• Most Effective Use of Public Relations/Media--Cincinnati Section. The section's ongoing public relations effort culminated in a weeklong newspaper campaign during NCW and included sending 95,000 copies of the Cincinnati Enquirer and Cincinnati Post to 800 schools for distribution to the students and their teachers. An estimated audience of nearly 2.5 million people was reached.
  • Best Event Using the Yearly Theme--Cleveland Section. The demonstration program titled "State of the Art Chemistry: A Hands-On Experience" gave NCW participants the opportunity to explore the world of art through the eyes of a chemist. Other events included a well-attended lecture on chemistry and art conservation at the Cleveland Museum of Art, as well as K–12 chemistry lab coat decorating and poster contests.

 

8039award1a
GOVERNMENT AFFAIRS ACS President Eli M. Pearce presents a ChemLuminary Award to Marinda Wu from the California Section.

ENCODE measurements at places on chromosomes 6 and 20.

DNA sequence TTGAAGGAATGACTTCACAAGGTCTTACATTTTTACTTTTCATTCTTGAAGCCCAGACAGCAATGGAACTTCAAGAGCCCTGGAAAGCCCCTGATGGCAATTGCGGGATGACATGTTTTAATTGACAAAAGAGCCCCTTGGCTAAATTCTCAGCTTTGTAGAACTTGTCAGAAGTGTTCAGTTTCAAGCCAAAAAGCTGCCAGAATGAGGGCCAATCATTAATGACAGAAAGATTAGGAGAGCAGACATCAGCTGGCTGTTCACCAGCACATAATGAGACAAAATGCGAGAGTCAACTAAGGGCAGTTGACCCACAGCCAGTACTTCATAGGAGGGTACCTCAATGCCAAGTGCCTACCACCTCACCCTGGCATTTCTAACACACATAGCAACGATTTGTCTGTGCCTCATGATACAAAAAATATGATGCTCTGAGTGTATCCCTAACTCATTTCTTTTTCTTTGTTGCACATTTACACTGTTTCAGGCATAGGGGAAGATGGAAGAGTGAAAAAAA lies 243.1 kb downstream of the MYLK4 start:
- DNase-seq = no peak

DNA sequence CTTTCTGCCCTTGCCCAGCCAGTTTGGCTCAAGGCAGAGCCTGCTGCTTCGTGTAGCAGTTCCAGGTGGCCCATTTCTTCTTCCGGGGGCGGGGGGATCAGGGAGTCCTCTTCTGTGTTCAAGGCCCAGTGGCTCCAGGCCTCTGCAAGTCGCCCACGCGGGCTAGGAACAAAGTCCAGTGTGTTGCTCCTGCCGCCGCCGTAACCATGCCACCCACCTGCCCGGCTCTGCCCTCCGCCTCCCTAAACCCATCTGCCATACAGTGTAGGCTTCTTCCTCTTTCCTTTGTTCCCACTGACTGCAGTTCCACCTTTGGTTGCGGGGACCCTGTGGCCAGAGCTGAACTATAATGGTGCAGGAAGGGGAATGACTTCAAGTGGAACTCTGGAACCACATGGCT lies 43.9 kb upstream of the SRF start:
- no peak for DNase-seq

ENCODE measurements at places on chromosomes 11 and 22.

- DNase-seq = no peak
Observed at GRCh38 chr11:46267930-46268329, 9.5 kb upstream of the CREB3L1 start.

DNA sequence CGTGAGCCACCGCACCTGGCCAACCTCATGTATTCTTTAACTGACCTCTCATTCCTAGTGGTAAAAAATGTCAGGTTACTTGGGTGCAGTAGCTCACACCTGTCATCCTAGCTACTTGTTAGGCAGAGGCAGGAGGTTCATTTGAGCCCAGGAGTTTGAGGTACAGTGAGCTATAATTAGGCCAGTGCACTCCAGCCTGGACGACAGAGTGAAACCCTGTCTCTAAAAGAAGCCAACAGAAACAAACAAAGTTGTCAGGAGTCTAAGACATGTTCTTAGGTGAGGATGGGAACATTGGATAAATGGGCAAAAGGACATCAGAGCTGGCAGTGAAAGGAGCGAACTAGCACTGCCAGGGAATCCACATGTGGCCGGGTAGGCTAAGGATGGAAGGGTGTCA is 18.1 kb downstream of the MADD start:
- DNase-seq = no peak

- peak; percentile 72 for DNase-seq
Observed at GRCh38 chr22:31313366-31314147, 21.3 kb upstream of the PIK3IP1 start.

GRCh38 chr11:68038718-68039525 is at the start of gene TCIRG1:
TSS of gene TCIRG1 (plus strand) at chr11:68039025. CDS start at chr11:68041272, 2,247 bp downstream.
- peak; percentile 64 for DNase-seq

THE ACS PRESIDENT'S Award for Local Section Government Affairs was presented to the California Section in recognition of outstanding efforts to increase member involvement in government affairs and advance public policy to benefit science and society. The section participated in the ACS Contact Congress Week. With help from the ACS Office of Legislative & Government Affairs, California Rep. Lynn Woolsey (D) was invited to speak at a section program to address how federal research and development impacts the chemical enterprise and the outlook for basic research. Representatives of the California Section also visited Rep. Nancy Pelosi's (D) San Francisco office to discuss science education policy, including teacher training. In addition, the section raised member awareness and encouraged members to become more active in science policy issues through its monthly newsletter.

The Best Overall Local Section Minority Affairs Committee Award was presented to the Midland and the Washington-Idaho Border Sections (tie) by the Committee on Minority Affairs (CMA). The Midland Section CMA has been very innovative in seeking ways to increase the participation of underrepresented groups in chemistry and related sciences. Collaborations have been established with the Hispanic Coalition of Saginaw, Project SOAR, the GeoAfrocentric Program of the Saginaw School District, the Saginaw Chippewa Tribe, and the Midland Chapter of the National Organization for the Professional Advancement of Black Chemists & Chemical Engineers. In addition to promoting involvement in activities of the Midland Section, the section's members have participated in other programs, such as student mentoring and Kids & Chemistry.